Do you need a joint account?

If you're looking for a bank account that you can share with another person (for example your partner), make sure you check if the account can be opened as a joint account.

How to open a bank account

You can open a new bank account online in a matter of minutes. Here's how to open a bank account in 5 steps:

  1. Compare. Compare bank accounts using the table above and find the right one for you.
  2. Apply online. Once you've chosen your bank account, click 'Go to Site' to complete the online application.
  3. Add your details. Fill in your name, age, address and contact details as well as your residency status.
  4. Verify your identity. Once the bank has verified your identity with your driver's licence, passport or other form of ID, your account will be opened instantly.
  5. Fund your account. Transfer some money into your new bank account from another account, or deposit cash into the account via a bank branch, ATM or the Post Office. You'll soon receive your debit card in the mail.

Bank account or savings account: which do you need?

A bank account and a savings account are two different types of accounts that serve different purposes. A bank account is a transaction product that is designed for daily use to buy things in stores, take more out from ATMs, pay bills, transfer money to friends and receive your salary or wages. A bank account comes with a debit card but doesn't pay interest on your money.

A savings account is another account that you can link to your bank account. A savings account does pay interest on the money in the account, as it's designed to help you save. It doesn't come with a debit card as it's not meant to be used as a transaction account for purchases.

How to choose a bank account

Need a bit more help choosing a bank account? The right bank account for you will depend on how you plan to use the account and what you're looking for.

Ask an Expert

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  • Your answer might already be waiting – check previous questions below to see if yours has already been asked

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18 Responses

  1. Default Gravatar
    PaulFebruary 27, 2020

    Three people representing a large group of retired people are looking to open a special account to collect money for a specific purpose. The group is not an incorporated association.
    Is it possible to open an account on-line with the three members living in different areas in Australia?

    • Default Gravatar
      NikkiFebruary 28, 2020

      Hi Paul,

      Thanks for your comment and I hope you are doing well. We have a page that shows bank accounts for a group who collects money for a specific purpose and it is about COMMUNITY ACCOUNTS.

      As it says on the page, “These accounts are designed for Australians who want to passively make their own contributions for the greater good.”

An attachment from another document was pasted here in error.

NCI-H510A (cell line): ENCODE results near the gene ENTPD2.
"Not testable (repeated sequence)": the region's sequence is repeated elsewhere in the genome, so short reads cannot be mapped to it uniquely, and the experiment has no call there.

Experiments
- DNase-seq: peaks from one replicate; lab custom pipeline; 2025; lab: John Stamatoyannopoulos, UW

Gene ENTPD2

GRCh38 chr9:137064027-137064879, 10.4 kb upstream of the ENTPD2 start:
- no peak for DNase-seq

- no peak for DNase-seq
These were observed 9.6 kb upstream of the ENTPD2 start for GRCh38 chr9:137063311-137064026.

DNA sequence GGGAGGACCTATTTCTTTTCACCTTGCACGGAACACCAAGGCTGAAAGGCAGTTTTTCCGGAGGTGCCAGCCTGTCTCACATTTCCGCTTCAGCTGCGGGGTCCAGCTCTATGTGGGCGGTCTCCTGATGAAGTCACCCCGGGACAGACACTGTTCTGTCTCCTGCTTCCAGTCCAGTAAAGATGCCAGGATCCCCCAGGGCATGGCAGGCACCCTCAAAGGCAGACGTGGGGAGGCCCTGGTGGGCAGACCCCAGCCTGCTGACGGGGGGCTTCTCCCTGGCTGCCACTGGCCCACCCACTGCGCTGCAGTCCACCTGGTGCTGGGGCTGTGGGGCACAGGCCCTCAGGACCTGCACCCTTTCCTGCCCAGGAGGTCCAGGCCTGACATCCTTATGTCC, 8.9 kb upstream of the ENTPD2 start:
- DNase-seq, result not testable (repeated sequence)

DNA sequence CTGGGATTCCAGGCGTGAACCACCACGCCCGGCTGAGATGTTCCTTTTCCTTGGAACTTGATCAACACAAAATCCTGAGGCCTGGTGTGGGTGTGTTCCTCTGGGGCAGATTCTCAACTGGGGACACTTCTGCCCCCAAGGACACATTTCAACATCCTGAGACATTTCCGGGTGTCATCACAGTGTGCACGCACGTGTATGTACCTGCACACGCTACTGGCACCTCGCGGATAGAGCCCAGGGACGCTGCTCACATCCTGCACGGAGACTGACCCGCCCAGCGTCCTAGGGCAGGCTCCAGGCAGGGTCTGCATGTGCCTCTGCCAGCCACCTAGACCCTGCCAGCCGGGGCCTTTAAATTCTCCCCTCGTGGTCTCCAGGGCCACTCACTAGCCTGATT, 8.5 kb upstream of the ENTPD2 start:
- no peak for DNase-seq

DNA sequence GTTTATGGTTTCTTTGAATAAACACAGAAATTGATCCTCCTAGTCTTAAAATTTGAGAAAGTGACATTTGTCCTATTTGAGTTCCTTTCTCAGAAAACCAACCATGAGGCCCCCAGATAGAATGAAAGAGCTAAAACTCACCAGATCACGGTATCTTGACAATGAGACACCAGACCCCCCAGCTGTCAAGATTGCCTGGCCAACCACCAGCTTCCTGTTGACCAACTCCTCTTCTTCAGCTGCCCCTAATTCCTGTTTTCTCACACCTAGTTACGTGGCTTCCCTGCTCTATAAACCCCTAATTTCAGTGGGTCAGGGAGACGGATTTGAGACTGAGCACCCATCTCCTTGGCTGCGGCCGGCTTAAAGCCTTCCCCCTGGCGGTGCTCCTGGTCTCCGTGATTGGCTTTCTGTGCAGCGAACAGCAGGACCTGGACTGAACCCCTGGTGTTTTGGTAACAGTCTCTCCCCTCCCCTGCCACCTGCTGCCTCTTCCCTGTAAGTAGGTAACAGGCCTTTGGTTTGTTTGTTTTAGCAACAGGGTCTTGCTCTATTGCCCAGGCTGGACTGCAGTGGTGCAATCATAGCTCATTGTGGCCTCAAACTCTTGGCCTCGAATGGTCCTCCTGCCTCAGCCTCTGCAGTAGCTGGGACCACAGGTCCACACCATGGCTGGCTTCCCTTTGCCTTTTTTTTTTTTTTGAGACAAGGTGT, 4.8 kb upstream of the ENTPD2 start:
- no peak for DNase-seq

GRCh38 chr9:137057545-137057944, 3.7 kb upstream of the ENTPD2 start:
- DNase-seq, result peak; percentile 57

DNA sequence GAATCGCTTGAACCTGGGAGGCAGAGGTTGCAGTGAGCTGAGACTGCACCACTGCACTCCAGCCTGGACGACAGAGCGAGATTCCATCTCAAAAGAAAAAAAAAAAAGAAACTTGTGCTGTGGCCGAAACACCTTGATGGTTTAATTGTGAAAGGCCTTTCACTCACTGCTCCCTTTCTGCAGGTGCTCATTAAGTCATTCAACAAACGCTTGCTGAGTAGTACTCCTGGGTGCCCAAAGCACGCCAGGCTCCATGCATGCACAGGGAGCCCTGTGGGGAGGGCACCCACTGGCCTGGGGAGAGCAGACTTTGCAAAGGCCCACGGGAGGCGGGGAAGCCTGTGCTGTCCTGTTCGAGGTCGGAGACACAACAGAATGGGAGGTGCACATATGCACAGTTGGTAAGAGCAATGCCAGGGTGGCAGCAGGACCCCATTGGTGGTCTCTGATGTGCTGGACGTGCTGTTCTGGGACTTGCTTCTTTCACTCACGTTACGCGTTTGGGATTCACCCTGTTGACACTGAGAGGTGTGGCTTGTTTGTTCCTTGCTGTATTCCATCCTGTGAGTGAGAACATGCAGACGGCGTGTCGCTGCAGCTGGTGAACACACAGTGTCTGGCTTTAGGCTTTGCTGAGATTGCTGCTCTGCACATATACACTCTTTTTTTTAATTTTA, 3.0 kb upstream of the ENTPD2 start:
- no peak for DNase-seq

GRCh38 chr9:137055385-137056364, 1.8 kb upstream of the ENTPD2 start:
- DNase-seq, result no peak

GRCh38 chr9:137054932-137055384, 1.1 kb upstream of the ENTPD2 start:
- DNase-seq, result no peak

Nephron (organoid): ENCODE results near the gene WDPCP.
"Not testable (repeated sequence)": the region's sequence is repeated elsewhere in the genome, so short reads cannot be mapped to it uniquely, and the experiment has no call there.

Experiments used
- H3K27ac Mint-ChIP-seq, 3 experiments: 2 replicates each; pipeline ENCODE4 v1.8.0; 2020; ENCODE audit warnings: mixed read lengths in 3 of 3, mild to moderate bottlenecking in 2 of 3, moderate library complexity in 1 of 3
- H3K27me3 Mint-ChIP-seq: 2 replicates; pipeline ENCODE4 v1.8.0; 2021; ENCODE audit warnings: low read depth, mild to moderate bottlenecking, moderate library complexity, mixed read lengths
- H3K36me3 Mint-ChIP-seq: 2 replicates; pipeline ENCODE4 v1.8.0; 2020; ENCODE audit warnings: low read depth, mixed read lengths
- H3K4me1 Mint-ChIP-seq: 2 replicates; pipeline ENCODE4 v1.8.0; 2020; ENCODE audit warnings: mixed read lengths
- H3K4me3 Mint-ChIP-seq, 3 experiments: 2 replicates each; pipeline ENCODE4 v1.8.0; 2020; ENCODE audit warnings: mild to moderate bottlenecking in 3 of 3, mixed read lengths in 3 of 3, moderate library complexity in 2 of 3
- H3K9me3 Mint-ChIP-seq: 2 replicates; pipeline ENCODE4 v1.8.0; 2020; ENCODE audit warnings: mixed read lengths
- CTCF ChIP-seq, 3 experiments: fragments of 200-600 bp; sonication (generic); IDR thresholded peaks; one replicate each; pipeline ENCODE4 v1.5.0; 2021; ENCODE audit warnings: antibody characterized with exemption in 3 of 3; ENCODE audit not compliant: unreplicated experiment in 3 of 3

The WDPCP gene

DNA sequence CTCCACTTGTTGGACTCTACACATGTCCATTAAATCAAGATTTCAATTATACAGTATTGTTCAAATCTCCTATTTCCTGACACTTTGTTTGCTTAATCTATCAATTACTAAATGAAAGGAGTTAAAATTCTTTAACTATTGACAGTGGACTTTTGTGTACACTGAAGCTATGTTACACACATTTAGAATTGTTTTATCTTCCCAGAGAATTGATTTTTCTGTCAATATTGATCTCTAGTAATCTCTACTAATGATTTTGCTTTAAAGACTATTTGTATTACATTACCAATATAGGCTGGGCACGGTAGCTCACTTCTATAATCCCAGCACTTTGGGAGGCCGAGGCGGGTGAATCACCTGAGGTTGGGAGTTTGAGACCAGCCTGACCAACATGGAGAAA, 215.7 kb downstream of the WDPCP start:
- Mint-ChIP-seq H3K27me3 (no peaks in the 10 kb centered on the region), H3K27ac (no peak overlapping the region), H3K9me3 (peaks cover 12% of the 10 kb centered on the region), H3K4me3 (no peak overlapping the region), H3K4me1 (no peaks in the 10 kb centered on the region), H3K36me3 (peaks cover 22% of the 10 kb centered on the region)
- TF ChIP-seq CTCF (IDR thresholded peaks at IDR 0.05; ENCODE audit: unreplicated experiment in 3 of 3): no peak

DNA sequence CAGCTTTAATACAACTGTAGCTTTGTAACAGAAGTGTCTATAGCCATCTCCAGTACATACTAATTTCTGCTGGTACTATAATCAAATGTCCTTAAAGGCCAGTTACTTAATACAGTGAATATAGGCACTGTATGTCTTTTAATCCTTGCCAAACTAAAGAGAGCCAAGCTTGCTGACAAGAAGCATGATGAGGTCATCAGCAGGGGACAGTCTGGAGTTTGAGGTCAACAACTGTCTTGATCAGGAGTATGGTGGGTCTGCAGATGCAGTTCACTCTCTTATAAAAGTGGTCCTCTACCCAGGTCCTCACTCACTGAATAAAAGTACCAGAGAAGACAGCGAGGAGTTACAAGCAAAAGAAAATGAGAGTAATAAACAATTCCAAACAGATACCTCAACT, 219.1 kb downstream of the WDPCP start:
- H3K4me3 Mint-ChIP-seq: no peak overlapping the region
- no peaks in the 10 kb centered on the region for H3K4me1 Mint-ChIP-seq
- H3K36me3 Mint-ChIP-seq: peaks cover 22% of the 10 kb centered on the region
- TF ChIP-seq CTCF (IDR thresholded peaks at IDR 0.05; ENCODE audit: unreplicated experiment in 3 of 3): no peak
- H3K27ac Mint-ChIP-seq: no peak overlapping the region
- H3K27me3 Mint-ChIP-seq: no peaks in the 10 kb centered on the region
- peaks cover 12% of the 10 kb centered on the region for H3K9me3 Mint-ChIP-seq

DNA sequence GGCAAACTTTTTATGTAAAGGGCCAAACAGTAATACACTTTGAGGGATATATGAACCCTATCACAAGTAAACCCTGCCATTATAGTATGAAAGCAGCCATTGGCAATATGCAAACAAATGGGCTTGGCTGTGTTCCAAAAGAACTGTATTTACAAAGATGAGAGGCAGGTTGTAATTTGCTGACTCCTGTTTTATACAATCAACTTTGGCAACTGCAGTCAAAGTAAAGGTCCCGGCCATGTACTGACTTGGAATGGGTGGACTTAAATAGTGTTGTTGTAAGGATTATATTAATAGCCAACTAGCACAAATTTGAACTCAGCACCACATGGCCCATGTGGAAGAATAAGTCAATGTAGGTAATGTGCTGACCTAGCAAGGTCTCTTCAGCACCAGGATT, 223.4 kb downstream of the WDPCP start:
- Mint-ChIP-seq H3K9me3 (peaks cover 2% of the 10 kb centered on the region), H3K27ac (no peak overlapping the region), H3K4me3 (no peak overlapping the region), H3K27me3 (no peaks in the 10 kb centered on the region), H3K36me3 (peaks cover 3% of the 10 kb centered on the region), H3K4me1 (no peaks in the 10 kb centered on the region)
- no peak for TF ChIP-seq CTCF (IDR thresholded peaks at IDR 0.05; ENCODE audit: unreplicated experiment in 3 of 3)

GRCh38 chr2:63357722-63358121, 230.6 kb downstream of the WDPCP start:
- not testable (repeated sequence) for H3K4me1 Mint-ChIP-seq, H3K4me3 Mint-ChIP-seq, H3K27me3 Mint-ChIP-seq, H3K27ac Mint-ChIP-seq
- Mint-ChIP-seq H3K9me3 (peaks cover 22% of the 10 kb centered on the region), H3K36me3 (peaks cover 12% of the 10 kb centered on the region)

On the page, you will find a table that compares the features and benefits and fees. This way it will be easier for you to see which provider fits you best. If you need further help, a quick guide on how to compare community accounts is also stated on the page. You can also click the compare box beside each savings account option and compare up to 4 options side by side for faster comparison. As a friendly reminder, review the eligibility criteria, fees, interest rates, and terms & conditions of the chosen account before applying. You may also contact the bank should you have any questions about their product.

      Best,
      Nikki

  2. Default Gravatar
    ShuoJune 11, 2019

    Which banks do not charge unpaid payment fee?
    I am using CommBank now and I am really unhappy they charge me unpaid payment fee so I want to change my card.

    • Avatarfinder Customer Care
      JeniJune 13, 2019Staff

      Hi Shuo,

      Thank you for getting in touch with Finder.

      Sorry to hear your experience. Please note that the unpaid payment fee/dishonor fee occurs when you set a payment schedule and your account has insufficient amount for that, and even if you change banks you may still experience being charged with the said fee if you forget to put some money on your scheduled payment. It is important that you check your account’s balance from time to time and if there’s a scheduled payment, it is a good idea to get in touch with your bank on how you may prevent this type of charge.

      I hope this helps.

      Thank you and have a wonderful day!

      Cheers,
      Jeni

  3. Default Gravatar
    MagidOctober 10, 2017

    hi
    i am 16 years old and i have a casual job that pays about 13$ an hour and i work for about 8-10 hrs a week sometimes more.
    Can you please tell me the best bank i should go with, eg interest rate, credit/bonus interest or superannuation, im not sure what exactly they mean but i was hoping you can tell me which bank account i should go with eg ANZ, Commbank, Westpac, NAB or anything else